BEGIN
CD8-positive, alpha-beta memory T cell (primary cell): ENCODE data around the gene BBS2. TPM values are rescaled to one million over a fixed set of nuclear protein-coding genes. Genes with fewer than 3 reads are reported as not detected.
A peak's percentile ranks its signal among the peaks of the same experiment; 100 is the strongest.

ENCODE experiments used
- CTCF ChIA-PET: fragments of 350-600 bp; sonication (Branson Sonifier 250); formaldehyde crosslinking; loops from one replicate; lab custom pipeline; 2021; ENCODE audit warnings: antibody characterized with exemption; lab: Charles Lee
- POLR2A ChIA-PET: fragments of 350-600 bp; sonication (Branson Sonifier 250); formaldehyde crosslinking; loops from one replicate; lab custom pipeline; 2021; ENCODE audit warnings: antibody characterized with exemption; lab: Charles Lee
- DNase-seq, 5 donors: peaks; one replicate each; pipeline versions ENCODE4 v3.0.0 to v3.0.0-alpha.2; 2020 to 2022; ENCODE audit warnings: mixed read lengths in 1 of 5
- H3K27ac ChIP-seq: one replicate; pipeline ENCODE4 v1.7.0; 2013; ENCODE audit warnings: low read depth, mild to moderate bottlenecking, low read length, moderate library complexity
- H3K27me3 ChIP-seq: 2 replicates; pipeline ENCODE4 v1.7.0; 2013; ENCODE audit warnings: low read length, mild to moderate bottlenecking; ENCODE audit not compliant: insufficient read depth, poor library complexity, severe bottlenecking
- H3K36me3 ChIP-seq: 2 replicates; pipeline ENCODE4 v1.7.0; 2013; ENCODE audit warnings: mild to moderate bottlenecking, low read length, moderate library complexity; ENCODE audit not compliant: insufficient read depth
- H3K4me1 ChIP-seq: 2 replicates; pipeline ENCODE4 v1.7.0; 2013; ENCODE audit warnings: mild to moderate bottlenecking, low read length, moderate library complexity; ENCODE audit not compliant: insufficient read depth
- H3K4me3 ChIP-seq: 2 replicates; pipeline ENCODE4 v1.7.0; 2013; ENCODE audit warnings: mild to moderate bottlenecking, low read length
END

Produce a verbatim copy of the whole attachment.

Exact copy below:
CD8-positive, alpha-beta memory T cell (primary cell): ENCODE data around the gene BBS2. TPM values are rescaled to one million over a fixed set of nuclear protein-coding genes. Genes with fewer than 3 reads are reported as not detected.
A peak's percentile ranks its signal among the peaks of the same experiment; 100 is the strongest.

ENCODE experiments used
- CTCF ChIA-PET: fragments of 350-600 bp; sonication (Branson Sonifier 250); formaldehyde crosslinking; loops from one replicate; lab custom pipeline; 2021; ENCODE audit warnings: antibody characterized with exemption; lab: Charles Lee
- POLR2A ChIA-PET: fragments of 350-600 bp; sonication (Branson Sonifier 250); formaldehyde crosslinking; loops from one replicate; lab custom pipeline; 2021; ENCODE audit warnings: antibody characterized with exemption; lab: Charles Lee
- DNase-seq, 5 donors: peaks; one replicate each; pipeline versions ENCODE4 v3.0.0 to v3.0.0-alpha.2; 2020 to 2022; ENCODE audit warnings: mixed read lengths in 1 of 5
- H3K27ac ChIP-seq: one replicate; pipeline ENCODE4 v1.7.0; 2013; ENCODE audit warnings: low read depth, mild to moderate bottlenecking, low read length, moderate library complexity
- H3K27me3 ChIP-seq: 2 replicates; pipeline ENCODE4 v1.7.0; 2013; ENCODE audit warnings: low read length, mild to moderate bottlenecking; ENCODE audit not compliant: insufficient read depth, poor library complexity, severe bottlenecking
- H3K36me3 ChIP-seq: 2 replicates; pipeline ENCODE4 v1.7.0; 2013; ENCODE audit warnings: mild to moderate bottlenecking, low read length, moderate library complexity; ENCODE audit not compliant: insufficient read depth
- H3K4me1 ChIP-seq: 2 replicates; pipeline ENCODE4 v1.7.0; 2013; ENCODE audit warnings: mild to moderate bottlenecking, low read length, moderate library complexity; ENCODE audit not compliant: insufficient read depth
- H3K4me3 ChIP-seq: 2 replicates; pipeline ENCODE4 v1.7.0; 2013; ENCODE audit warnings: mild to moderate bottlenecking, low read length